• To view what you have recorded, click on the "play frame" box next to "7." The small yellow arrow in the box lights up. Press 'F' to move forward and 'D' to move back. You will see your recorded frames in the bottom "output" window.

• At some point, you should save your work. In the "saving /recalling" box, click the "save" button and choose a name and location for your file. It will have the extension ".json." If you need to leave your project unfinished, you can come back to it later by opening Stopmotion and clicking the "load" button, then choose your project file.

• When you have finished your project, you can easily make a QuickTime movie by choosing the settings in the bottom box called "export QuickTime movie" and clicking the "export" button and saving your project.

• If you want to record more or less than the default 250 frames, you can change that setting at the top while you are creating your animation. If you don't change it, then when you export you will get a QuickTime movie that is 250 frames, regardless of how many you have recorded.

Entry #8: Week of April 11


This journal entry is due by midnight, Sunday April 17.

Looking forward to our animation demo on Monday, for this week's entry, please describe in detail your favorite animated character: is it human or other, male or female, type of clothing, facial features, idiosyncratic behaviors (e.g., a funny walk, a lisp, etc), style in which the character is drawn. Then talk about your earliest memories of discovering this character, and what attracts you to him/her. What is his/her main conflict? What is so funny about him/her? Does s/he remind you of someone (perhaps yourself)?

The Mpls/StPaul Int'l Film Fest is upon us again, check out the amazing line-up of films and events!
** Please note that the MSPIFF website has been down lately, so you may not be able to get info on the site. You can either download this very detailed pdf or call (612) 331-7563:

There are two events happening that have a tie to this course, and your attendance at either of them can earn you FIVE extra credit points for attending. The first event is the Experimental Film Program, in which there will be a screening of "an excellent cross-section of some of the best avant-garde filmmaking today." A post-screening panel discussion will follow; one of the panelists will be award-winning filmmaker and UMN Professor Hisham Bizri (a personal mentor and incredible cinema artist). This event takes place Friday April 29, 2011 at 7pm at St. Anthony Main Theater, 125 SE Main Street, Minneapolis, 55414. For more information, download this doc:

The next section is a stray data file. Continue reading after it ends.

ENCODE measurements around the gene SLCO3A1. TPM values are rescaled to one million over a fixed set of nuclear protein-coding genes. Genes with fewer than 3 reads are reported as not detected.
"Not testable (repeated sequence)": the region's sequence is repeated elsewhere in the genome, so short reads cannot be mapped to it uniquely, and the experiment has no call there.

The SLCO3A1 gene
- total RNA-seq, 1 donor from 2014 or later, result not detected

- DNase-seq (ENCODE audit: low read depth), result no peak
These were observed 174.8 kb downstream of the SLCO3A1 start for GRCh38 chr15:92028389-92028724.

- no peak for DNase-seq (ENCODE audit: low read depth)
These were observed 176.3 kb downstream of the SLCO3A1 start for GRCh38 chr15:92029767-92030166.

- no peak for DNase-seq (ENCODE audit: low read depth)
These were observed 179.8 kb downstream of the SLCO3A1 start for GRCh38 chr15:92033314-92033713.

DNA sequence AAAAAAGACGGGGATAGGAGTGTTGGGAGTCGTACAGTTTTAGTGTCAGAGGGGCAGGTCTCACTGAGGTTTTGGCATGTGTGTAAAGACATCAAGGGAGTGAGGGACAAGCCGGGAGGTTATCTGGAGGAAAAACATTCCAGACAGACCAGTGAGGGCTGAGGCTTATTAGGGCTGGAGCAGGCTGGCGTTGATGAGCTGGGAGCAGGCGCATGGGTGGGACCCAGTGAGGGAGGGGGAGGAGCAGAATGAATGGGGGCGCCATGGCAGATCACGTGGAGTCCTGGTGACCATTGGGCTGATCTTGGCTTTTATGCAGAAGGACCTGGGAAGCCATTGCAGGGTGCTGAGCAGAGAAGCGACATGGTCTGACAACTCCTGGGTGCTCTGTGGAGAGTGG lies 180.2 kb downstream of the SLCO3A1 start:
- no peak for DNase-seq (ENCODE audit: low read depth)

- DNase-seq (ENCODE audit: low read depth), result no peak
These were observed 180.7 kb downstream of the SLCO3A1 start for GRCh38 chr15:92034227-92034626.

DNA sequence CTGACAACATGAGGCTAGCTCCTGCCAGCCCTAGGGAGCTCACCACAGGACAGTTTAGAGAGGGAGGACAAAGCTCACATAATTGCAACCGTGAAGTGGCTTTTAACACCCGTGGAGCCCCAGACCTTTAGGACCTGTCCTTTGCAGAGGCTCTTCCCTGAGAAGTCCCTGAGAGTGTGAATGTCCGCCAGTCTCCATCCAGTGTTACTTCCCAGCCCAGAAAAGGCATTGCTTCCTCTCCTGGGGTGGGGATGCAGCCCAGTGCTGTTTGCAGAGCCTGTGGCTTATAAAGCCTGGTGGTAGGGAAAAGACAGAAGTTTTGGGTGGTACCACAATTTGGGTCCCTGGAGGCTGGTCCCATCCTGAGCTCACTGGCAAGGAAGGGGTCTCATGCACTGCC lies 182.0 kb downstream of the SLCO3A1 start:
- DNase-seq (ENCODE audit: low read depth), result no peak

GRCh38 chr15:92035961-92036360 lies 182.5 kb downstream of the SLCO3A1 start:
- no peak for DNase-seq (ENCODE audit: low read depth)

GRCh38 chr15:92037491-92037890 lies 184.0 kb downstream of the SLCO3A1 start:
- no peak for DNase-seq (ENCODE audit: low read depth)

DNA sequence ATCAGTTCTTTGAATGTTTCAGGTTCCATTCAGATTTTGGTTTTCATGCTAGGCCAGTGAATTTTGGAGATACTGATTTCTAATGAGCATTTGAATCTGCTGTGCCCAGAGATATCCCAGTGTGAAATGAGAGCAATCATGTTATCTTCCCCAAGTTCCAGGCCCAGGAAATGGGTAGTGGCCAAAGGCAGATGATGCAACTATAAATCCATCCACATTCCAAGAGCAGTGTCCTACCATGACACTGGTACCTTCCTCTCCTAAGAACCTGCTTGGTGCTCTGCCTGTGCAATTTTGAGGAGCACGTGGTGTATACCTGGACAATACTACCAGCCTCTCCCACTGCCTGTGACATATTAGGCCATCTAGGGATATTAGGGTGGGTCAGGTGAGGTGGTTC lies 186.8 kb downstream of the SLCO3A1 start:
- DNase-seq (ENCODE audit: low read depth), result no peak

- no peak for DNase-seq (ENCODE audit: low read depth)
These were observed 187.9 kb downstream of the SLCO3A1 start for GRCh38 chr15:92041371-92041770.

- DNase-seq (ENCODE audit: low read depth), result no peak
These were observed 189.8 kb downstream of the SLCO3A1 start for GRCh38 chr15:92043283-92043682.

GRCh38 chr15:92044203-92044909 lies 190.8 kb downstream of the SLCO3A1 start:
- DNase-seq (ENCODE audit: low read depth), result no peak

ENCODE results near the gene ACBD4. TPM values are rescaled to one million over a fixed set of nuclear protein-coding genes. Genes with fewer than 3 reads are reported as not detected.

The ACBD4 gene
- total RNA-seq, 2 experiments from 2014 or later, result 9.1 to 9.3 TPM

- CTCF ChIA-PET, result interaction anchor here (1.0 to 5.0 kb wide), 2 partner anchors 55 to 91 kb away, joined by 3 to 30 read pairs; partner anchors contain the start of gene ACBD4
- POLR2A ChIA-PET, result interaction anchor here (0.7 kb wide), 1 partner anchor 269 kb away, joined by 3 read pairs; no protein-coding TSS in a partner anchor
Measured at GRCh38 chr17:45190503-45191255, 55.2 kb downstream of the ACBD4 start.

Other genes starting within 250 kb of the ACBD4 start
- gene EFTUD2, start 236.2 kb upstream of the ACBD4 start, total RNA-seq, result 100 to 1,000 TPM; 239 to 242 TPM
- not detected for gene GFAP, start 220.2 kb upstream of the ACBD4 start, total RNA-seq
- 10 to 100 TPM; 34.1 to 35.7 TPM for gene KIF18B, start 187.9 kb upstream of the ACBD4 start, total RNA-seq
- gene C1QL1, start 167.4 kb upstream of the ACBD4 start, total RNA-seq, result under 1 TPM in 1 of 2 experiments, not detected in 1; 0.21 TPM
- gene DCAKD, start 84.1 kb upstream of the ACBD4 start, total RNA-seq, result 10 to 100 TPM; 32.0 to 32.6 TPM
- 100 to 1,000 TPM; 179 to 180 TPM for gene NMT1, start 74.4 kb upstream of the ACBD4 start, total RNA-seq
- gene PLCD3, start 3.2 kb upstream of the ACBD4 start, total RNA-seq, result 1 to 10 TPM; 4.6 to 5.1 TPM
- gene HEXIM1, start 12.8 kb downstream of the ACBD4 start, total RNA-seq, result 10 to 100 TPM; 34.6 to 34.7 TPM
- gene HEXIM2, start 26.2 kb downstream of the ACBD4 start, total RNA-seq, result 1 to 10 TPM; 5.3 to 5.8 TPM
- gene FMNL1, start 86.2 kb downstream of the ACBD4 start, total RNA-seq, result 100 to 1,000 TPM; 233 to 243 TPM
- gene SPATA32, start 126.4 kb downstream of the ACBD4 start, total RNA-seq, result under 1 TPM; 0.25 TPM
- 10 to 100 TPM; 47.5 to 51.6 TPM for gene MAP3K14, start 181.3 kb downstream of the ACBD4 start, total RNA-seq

Experimental Film Program Press Release.doc

The second event is "How To Make My Movie: The MN Filmmaking Scene," a panel discussion with local professionals in the film industry who will address what it takes to make and finance a film in Minnesota. This event takes place on Saturday, April 30 at 4:30 PM, St. Anthony Main Theater. For more info, download this doc:
2011 Film Fest MN Film Panel.doc

TO RECEIVE FULL EXTRA CREDIT POINTS (it's all or nothing): In addition to attending, you must write a one page paper (300-400 words, double-spaced) answering in detail the following questions:
1) What was the most useful thing you gained from attending this event?
2) In what way(s) will this experience change how you approach producing and/or viewing films and videos?
3) What question did you ask the panel? What was the response and were you satisfied? (this requires that you ask a question of the panel -- keep in mind, I plan to attend both events).

Hand-in the hard copy of your paper by Wed May 4 in order to receive your extra credit points.

Project #4 -- Information and Resources

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• Pre-production

• Production

• Postproduction

Preproduction Phase

In general, the preproduction phase encompasses all aspects of preparation that are performed before the camera starts to roll. Some aspects of preproduction include:

• Screenwriting

• Storyboarding

• Funding

• Assembling a crew

• Casting & Rehearsals

• Costume Design

• Location Scouting

• Set Design

• Properties ("props")

• Scheduling

Production Phase

The production phase refers to the period of time when the film is actually being shot. Some aspects of production include: